Study 2 THE PRAYER FOR SPECIAL GUIDANCE
GREAT PRAYERS IN THE OLD TESTAMENT
by Francis Dixon
Scripture Portion: Genesis 24: 10-27
In this chapter we have the account of Abraham’s commission to his chief servant to go in search of a bride for Isaac. Abraham was getting very old (Genesis 24:1) and Isaac at this time was over forty years of age and still unmarried. Please read verses 2-9 carefully. In verses 9 and 10 we have the record of the way this chief servant prepared for his journey and then set out to go to the city of Nahor in Mesopotamia, to look for a bride for Isaac. Abraham was much in prayer about this, as is suggested by the words at the end of verse 7; but so was Abraham’s servant, as verse 12 tells us. How could he possibly choose the right girl unless he received some special guidance in the matter? He not only needed guidance in a general sense, but he needed it in a very special sense, and here it is important to notice that the guidance that God gives to His children may be general or special.
By general guidance. As we walk with the Lord each day He guides us in a general sense. We may not be conscious of our need of this but He oversees our steps. See Psalm 37:23.
By special guidance. There are times when we need special guidance concerning particular needs or decisions that have to be taken. It is then that we ask God to give us special guidance, and He does so.
Now notice the sequence of teaching in this passage of scripture concerning the prayer for special guidance.
1. Abraham’s servant needed special guidance.
He was to set out in search of a bride for his master’s son. It was rather like looking for a needle in a haystack! He needed God to direct his steps (see Jeremiah 10:23). If God did not direct his steps he could not fulfil his task and he might make a wrong choice. Perhaps at this moment you are in need of special guidance concerning a career, who you should marry, where you should live, whether the Lord is calling you into the ministry or overseas to serve Him. Now, all these important decisions need special guidance. You have to make a decision. Abraham’s servant knew his need for God to guide him.
2. Abraham’s servant believed that God could and would guide him.
This fact is brought out as we read the first part of the chapter. There is no doubt that this chief servant had the assurance that God was willing to guide him. At the end of verse 7 we have the words of Abraham which gave assurance to his servant, and the prayer that is recorded in verse 12 is a prayer that is offered with the same assurance. We too have wonderful words of assurance, not from Abraham, but from God Himself, that He is willing and ready to guide us, and for a few examples of these look up Psalm 32:8; Proverbs 3:5-6 and 16:3; Isaiah 58:11. The Lord is always more willing to guide us than we are to be guided, and a New Testament illustration of the way in which He sometimes does this is found in Acts 8:5 and 26-40.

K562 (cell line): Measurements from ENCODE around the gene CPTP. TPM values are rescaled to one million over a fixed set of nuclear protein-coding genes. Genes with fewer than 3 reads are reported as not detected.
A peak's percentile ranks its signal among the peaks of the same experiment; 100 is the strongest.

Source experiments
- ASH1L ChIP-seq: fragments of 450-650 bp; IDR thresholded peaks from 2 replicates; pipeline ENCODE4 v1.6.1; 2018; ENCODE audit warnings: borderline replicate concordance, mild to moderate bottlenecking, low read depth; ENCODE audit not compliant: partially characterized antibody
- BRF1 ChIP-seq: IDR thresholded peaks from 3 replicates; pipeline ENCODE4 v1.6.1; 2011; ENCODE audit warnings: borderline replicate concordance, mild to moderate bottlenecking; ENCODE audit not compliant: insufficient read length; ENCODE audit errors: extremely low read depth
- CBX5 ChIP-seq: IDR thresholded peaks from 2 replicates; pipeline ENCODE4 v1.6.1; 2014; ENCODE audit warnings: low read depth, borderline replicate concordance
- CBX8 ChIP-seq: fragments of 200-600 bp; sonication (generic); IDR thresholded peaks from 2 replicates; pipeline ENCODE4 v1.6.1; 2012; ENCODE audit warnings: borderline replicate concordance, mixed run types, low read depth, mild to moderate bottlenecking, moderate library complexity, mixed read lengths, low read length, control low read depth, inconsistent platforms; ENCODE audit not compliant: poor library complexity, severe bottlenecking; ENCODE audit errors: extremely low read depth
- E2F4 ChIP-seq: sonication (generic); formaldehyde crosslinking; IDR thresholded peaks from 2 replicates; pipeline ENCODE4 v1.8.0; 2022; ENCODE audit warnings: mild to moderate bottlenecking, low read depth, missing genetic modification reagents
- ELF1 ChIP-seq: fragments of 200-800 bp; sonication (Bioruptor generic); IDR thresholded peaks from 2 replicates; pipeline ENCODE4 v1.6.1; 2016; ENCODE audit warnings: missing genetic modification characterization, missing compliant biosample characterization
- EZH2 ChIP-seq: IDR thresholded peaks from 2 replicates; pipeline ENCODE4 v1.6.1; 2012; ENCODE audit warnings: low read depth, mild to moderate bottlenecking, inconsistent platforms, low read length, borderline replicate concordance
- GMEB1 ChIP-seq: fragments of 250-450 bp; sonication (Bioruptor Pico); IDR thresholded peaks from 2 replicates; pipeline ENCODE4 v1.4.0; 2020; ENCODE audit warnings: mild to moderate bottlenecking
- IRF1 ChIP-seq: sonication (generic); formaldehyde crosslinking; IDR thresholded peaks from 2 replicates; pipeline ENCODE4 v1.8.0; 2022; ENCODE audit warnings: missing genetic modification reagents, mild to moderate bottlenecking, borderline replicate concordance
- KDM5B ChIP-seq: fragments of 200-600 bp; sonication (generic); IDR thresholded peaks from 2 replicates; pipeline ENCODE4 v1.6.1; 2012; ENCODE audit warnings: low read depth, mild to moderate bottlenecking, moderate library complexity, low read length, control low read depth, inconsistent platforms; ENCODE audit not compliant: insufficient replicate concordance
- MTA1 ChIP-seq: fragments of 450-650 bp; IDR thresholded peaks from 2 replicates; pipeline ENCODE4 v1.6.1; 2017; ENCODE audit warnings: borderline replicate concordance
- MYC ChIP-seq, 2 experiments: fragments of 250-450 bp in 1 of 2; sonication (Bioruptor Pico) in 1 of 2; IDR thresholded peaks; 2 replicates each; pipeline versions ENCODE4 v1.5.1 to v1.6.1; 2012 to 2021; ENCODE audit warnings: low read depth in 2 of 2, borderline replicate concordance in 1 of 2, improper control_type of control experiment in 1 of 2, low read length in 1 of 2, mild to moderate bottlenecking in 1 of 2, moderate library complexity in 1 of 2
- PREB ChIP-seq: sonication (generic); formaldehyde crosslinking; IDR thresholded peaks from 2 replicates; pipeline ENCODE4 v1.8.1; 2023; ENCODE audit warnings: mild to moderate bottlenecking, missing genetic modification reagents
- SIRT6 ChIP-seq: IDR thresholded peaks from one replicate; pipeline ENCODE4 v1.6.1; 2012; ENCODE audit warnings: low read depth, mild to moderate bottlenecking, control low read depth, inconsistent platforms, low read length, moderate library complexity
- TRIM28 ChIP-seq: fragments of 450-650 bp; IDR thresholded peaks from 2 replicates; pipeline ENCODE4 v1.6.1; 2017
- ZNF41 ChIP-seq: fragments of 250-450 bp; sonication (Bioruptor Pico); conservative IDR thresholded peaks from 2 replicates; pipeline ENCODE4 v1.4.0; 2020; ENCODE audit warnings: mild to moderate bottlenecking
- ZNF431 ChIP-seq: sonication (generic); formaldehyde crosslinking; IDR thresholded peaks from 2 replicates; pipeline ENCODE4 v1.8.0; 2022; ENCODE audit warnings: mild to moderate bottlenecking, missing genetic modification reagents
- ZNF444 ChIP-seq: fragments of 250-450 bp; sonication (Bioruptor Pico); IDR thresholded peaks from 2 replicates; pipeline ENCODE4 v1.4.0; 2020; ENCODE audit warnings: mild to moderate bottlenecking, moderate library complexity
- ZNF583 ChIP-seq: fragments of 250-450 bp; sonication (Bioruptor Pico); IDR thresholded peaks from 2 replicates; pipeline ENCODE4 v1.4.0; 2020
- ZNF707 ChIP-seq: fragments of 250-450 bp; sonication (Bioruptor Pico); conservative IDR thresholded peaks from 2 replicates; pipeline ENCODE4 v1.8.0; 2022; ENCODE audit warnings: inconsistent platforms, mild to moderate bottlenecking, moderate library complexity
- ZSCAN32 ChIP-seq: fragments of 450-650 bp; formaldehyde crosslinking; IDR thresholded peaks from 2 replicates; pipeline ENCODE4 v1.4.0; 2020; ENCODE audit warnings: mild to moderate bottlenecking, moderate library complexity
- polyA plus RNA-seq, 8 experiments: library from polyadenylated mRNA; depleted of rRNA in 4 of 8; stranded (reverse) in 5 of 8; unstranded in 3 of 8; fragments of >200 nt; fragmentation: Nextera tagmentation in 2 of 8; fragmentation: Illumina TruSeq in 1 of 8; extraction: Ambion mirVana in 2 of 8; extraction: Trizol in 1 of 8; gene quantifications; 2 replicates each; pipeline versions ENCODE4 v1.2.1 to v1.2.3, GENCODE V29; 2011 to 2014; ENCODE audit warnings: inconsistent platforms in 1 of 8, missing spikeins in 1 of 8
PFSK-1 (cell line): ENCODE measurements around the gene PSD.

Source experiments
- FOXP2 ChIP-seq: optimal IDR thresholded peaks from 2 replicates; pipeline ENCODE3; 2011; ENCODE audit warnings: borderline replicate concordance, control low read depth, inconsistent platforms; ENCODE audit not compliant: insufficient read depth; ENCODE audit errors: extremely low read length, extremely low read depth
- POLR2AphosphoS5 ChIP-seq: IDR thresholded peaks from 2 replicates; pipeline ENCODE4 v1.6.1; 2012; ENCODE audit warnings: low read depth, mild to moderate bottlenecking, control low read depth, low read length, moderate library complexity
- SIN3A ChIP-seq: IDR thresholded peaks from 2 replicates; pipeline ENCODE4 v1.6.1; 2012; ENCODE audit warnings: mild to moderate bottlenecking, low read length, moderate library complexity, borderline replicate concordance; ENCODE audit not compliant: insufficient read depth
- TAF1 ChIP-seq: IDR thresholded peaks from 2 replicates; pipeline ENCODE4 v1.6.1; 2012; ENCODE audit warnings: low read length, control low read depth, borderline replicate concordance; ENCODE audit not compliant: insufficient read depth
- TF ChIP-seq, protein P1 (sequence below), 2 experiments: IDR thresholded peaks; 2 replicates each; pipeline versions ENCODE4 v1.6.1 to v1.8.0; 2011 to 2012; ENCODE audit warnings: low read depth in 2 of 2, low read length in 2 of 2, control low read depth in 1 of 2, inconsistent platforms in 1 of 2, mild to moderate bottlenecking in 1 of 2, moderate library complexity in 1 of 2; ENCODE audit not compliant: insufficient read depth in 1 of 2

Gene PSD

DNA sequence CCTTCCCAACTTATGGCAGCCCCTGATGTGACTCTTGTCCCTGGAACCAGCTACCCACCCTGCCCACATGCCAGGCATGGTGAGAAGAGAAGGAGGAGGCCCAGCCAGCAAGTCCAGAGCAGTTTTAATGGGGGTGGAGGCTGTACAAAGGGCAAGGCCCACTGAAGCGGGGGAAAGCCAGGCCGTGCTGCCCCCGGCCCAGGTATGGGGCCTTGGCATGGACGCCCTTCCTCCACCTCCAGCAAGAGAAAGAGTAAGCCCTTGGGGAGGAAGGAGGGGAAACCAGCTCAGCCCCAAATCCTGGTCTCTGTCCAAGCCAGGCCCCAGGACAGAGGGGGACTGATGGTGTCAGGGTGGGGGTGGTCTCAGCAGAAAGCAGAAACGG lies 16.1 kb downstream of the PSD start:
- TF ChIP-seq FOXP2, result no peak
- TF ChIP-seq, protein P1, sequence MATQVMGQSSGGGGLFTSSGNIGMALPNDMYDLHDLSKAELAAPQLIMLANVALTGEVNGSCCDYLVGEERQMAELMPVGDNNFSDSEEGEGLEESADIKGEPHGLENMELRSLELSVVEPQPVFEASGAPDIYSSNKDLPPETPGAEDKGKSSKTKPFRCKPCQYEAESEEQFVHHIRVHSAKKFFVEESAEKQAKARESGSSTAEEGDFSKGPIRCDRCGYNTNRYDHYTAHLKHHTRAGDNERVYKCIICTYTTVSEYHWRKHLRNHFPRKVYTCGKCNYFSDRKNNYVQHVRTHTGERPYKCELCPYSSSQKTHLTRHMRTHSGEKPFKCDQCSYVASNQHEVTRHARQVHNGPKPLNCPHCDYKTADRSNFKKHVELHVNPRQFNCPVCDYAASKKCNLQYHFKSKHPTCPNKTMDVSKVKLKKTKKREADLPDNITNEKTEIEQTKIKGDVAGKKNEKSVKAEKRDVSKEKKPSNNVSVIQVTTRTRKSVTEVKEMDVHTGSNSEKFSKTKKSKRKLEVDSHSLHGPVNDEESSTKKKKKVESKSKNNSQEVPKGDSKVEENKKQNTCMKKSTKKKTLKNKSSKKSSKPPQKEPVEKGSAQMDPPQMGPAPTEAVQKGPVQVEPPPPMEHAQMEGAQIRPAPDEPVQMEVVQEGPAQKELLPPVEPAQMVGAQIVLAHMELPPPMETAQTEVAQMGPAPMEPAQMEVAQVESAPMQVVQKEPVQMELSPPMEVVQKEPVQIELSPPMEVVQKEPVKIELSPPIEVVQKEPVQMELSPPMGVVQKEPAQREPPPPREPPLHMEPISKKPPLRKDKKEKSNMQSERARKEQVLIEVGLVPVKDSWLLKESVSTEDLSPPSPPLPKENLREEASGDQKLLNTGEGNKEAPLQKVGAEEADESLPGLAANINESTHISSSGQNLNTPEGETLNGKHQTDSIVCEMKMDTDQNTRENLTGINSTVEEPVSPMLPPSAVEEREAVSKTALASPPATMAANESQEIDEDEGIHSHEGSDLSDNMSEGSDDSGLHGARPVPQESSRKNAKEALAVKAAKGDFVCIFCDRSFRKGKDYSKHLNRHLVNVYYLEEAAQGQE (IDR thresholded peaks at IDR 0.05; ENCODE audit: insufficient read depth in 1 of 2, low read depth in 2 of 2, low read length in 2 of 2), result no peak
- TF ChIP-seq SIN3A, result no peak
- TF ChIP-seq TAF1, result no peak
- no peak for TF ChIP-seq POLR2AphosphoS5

3. Abraham’s servant asked God to give him special guidance.
In verse 12 we have the servant’s prayer. It is simple and direct, and it reveals the fact that this man was certainly in close fellowship with God. Alexander Maclaren says that, ‘The first condition of securing real guidance in our daily life is to ask for it, the next is to look for it, and the third is to be willing to accept it, whether the finger points down the broad road that we would like to go upon or through some tangled path that we would avoid.’ Surely these words seem to sum up the attitude of Abraham’s servant. In his case it was a very big thing concerning which guidance was needed. Does God guide in the big decisions? He most certainly does! But He also gives us guidance just as clearly concerning the little things when we bring our needs to Him and ask Him to direct our steps – look again at the prayer in verse 12. Is it possible for a child of God to pray, “Give me success today!” and not to receive from God Himself the guidance which is so much needed?
4. Abraham’s servant asked God to give him a special sign.
Verses 13-14 raise the question: Was this man wrong in acting in this way? – and the answer is ‘No’. It shows us that he wanted to be absolutely sure of his guidance, and he was to be commended for that. Anything that we do that is for the glory of God and for His good pleasure must be right. F. B. Meyer says, “We have no right to ask for signs for the gratification of a morbid curiosity, but we are justified in asking for the concurrence of outward providence indicating the will of God.” Turn to Judges 6:36-40 for another instance of a man of God asking for a sign from God.
5. Abraham’s servant received the special guidance for which he prayed.
The words “before he had finished praying…” (verse 15) remind us of Isaiah 65:24, and the words “Without saying a word, the man watched her closely…” (verse 21) remind us of Isaiah 28:16 – so read verses 15-27 carefully and see how marvellously God answered this man’s prayer and showed him what His will was concerning the choice of a bride for Isaac.
It is most important that we apply this study to ourselves and to our own circumstances and that we do not imagine that because all this happened 4000 years ago it cannot or does not happen today. God is still the same, and He still desires to give us that special guidance. Read the account again in Genesis 24:1-27, and especially note the servant’s true humility as he got down low before the Lord to make known his needs and his pure motive, as he desired his prayer to be answered for the sake of Abraham, his master; and as, above all else, he desired to be pleasing to God his Heavenly Father – look up Genesis 24:48.